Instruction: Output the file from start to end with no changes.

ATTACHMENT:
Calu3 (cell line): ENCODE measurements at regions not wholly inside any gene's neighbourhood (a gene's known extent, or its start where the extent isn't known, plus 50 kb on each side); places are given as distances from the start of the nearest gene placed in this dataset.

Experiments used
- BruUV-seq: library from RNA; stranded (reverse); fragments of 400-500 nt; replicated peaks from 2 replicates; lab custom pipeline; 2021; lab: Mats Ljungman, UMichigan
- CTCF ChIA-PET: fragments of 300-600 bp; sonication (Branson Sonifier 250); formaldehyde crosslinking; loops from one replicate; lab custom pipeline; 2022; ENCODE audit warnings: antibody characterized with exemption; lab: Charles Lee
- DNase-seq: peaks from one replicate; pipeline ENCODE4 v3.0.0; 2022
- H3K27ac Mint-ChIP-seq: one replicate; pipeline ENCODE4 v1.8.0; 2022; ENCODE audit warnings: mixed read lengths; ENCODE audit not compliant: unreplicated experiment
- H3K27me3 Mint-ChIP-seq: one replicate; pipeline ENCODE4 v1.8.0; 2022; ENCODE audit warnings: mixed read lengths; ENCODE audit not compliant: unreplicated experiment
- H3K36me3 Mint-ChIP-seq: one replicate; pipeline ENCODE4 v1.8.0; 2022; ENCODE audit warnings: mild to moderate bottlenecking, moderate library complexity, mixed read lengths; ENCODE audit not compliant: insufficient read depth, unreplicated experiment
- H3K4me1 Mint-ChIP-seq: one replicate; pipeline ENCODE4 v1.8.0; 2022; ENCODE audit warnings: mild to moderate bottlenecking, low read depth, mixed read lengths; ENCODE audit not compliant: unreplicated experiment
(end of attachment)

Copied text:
Calu3 (cell line): ENCODE measurements at regions not wholly inside any gene's neighbourhood (a gene's known extent, or its start where the extent isn't known, plus 50 kb on each side); places are given as distances from the start of the nearest gene placed in this dataset.

Experiments used
- BruUV-seq: library from RNA; stranded (reverse); fragments of 400-500 nt; replicated peaks from 2 replicates; lab custom pipeline; 2021; lab: Mats Ljungman, UMichigan
- CTCF ChIA-PET: fragments of 300-600 bp; sonication (Branson Sonifier 250); formaldehyde crosslinking; loops from one replicate; lab custom pipeline; 2022; ENCODE audit warnings: antibody characterized with exemption; lab: Charles Lee
- DNase-seq: peaks from one replicate; pipeline ENCODE4 v3.0.0; 2022
- H3K27ac Mint-ChIP-seq: one replicate; pipeline ENCODE4 v1.8.0; 2022; ENCODE audit warnings: mixed read lengths; ENCODE audit not compliant: unreplicated experiment
- H3K27me3 Mint-ChIP-seq: one replicate; pipeline ENCODE4 v1.8.0; 2022; ENCODE audit warnings: mixed read lengths; ENCODE audit not compliant: unreplicated experiment
- H3K36me3 Mint-ChIP-seq: one replicate; pipeline ENCODE4 v1.8.0; 2022; ENCODE audit warnings: mild to moderate bottlenecking, moderate library complexity, mixed read lengths; ENCODE audit not compliant: insufficient read depth, unreplicated experiment
- H3K4me1 Mint-ChIP-seq: one replicate; pipeline ENCODE4 v1.8.0; 2022; ENCODE audit warnings: mild to moderate bottlenecking, low read depth, mixed read lengths; ENCODE audit not compliant: unreplicated experiment